Review by Annabel, 24 September 2019
Levy came to the forefront of our attention when her 2011 novel Swimming Home was shortlisted for the Man Booker Prize, something she’d repeat with her 2016 offering Hot Milk (reviewed here). Neither went on to win the prize, but her reputation as a writer of slim, poetic and thought-provoking novels full of wit and intertextuality was cemented. Alongside her novels, short stories, plays and poetry, she has also written a pair of fascinating and stylish volumes of ‘living’ memoir (with a third to come).
Her new novel, her eighth, was longlisted for this year’s Booker Prize before its publication, but this time didn’t make the shortlist. Levy fans shouldn’t be disappointed, The Man Who Saw Everything is a playful novel, slipping through time and déjà vu for its very unreliable narrator.
It begins in 1988 with a reference to The Beatles, when Saul Adler, a beautiful and narcissistic young man is knocked down but not hurt beyond a small cut and bruised hip on the Abbey Road zebra crossing. (Incidentally, the photo for the Abbey Road album cover was taken in August 1969, fifty years ago). The car’s driver gets out:
‘I apologize,’ he said. ‘You walked on to the crossing and I slowed down, preparing to stop, but then you changed your mind and walked back to the kerb.’ His eyelids were quivering at the corners. ‘And then without warding you lurched forward on to the crossing.’
I smiled at his careful reconstruction of history, blatantly told in his favour.
Saul was on his way to see his girlfriend Jennifer who is an artist and photographer; Saul is her muse. But this time, after sex, they break up.
Saul is an historian and is due to leave for a research trip to East Germany, taking with him a matchbox of his recently deceased father’s ashes to bury there. Jennifer and he had re-enacted The Beatles photo before their break-up so he could give a copy of the print to his host Walter in Berlin. Walter has also asked him to bring tinned pineapple, a luxury not available there – I only mention the pineapple as it will come up again and again! While in East Berlin, Saul begins a relationship with Walter, (and Walter’s sister!). When Saul’s trip is nearly over, he finds out about Walter’s real life:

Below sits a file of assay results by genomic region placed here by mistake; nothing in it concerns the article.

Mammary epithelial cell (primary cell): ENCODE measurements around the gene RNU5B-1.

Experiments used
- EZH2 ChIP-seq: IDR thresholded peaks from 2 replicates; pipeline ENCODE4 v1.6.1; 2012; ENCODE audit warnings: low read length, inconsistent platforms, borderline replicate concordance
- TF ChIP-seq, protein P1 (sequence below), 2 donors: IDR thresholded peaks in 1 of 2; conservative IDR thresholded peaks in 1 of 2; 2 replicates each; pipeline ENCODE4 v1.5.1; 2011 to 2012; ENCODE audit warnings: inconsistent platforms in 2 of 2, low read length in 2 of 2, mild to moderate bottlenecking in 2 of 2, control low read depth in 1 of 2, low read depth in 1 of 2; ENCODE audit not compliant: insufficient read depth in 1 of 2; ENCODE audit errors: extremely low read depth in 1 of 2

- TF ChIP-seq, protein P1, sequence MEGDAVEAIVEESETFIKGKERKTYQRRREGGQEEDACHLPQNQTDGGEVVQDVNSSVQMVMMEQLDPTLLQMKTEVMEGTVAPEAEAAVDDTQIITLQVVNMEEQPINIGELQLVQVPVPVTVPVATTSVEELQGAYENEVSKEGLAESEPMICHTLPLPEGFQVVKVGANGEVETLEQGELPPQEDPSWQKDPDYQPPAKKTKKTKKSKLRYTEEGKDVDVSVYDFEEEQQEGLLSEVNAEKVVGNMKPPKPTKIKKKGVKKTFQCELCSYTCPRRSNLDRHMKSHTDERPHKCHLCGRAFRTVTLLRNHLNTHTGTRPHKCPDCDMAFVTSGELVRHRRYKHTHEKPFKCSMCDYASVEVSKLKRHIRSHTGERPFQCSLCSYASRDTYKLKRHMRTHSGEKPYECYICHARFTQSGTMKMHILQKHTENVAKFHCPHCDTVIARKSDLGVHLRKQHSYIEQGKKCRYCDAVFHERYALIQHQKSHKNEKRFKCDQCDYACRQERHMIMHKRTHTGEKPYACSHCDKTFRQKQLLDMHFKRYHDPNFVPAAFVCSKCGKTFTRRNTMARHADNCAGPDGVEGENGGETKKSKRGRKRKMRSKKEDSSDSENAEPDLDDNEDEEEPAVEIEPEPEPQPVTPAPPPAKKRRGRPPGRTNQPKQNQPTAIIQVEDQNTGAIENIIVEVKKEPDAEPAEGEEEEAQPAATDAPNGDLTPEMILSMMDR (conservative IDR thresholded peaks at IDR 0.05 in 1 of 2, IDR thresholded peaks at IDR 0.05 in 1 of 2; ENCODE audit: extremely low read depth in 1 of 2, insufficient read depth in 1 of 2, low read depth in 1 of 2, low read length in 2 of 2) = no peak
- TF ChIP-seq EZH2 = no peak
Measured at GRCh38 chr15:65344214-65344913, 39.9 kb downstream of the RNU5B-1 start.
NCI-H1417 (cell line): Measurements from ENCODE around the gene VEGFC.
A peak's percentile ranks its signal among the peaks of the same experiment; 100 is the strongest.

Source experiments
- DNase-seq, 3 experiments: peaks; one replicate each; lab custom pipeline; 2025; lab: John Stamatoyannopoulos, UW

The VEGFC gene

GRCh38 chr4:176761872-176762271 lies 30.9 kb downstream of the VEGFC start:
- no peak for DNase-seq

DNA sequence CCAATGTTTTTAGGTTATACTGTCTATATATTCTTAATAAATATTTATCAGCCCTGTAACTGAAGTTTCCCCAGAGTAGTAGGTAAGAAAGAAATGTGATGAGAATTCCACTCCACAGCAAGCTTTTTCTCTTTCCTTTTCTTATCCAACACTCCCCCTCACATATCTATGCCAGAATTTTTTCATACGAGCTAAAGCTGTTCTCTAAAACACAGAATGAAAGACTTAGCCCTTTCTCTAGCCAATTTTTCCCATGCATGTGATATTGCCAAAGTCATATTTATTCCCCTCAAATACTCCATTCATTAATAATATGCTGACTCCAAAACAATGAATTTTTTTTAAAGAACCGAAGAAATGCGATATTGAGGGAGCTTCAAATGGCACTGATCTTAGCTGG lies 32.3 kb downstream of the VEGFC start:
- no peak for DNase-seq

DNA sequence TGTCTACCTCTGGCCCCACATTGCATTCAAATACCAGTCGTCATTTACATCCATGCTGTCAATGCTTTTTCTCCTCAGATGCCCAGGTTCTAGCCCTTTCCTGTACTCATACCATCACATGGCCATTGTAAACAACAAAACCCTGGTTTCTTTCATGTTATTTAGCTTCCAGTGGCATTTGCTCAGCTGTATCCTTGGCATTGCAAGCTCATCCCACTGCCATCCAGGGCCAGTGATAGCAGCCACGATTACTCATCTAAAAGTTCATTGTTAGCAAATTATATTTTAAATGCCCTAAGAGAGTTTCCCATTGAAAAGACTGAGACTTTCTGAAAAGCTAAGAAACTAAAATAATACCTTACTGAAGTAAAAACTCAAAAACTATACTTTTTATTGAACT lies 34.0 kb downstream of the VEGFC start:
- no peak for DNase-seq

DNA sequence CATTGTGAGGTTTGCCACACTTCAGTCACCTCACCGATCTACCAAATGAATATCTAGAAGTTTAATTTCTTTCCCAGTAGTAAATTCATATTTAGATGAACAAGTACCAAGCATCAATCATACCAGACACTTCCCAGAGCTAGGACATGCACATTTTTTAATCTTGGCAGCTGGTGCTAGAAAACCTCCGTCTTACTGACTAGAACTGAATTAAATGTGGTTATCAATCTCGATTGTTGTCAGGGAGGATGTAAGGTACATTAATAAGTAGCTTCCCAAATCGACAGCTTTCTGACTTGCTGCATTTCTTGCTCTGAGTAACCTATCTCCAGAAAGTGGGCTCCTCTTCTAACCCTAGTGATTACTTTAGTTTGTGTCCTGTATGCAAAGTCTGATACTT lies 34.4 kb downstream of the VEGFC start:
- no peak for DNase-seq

I wanted to know everything about Walter Müller. The fact that he had kept the details of his real domestic life hidden from me only made me love him more. He and I had both been very lonely in our teenage years in East Berlin and East London. I had suffered in the care of my authoritarian father and he had suffered in the care of his authoritarian fatherland.
All the way through this first half of the novel, there are coincidences and events that will resonate in the second half which is set nearly thirty years later in 2016, after the Brexit referendum. Time seems to slip when Saul is once again knocked down on the Abbey Road zebra crossing, this time injured seriously. When he wakes in hospital, Jennifer is there at his bedside, as is his now-not-dead father amongst others, I won’t say more about what happens.
Saul’s search for love and truth, his questioning about how we sometimes live a lie make him a fascinating narrator, unreliable but loveable. His world’s eye view contrasts with Jennifer’s in which she seeks truth through a lens and her art, and Walter’s repressed one.
Covering a period of relative peacetime in post-war Europe, from just before the Berlin Wall would fall to our ever more complex times in the 21st century, events from before haunt this narrative. There is symbolism aplenty – from the pineapple to Saul’s late mother’s pearls, which he wears. There is more of The Beatles too, as various images from Penny Lane in particular flit through the pages.
As always, Levy leaves a lot unsaid in this novel; indeed, on Radio 4’s Open Book programme, she said she wanted readers to have multiple interpretations of this book, something that perplexed many trying to get to grips with Hot Milk too. I think I shall have to re-read this novel, as I did Hot Milk, to really formulate my own interpretation. Due to the quality of Levy’s prose, that will be a pleasure.
Annabel is one of the Shiny Editors, and has a personal blog AnnaBookBel.
Deborah Levy, The Man Who Saw Everything (Hamish Hamilton, 2019). 978-0241268025, 208pp., hardback.BUY at Blackwell’s via our affiliate link (free UK P&P).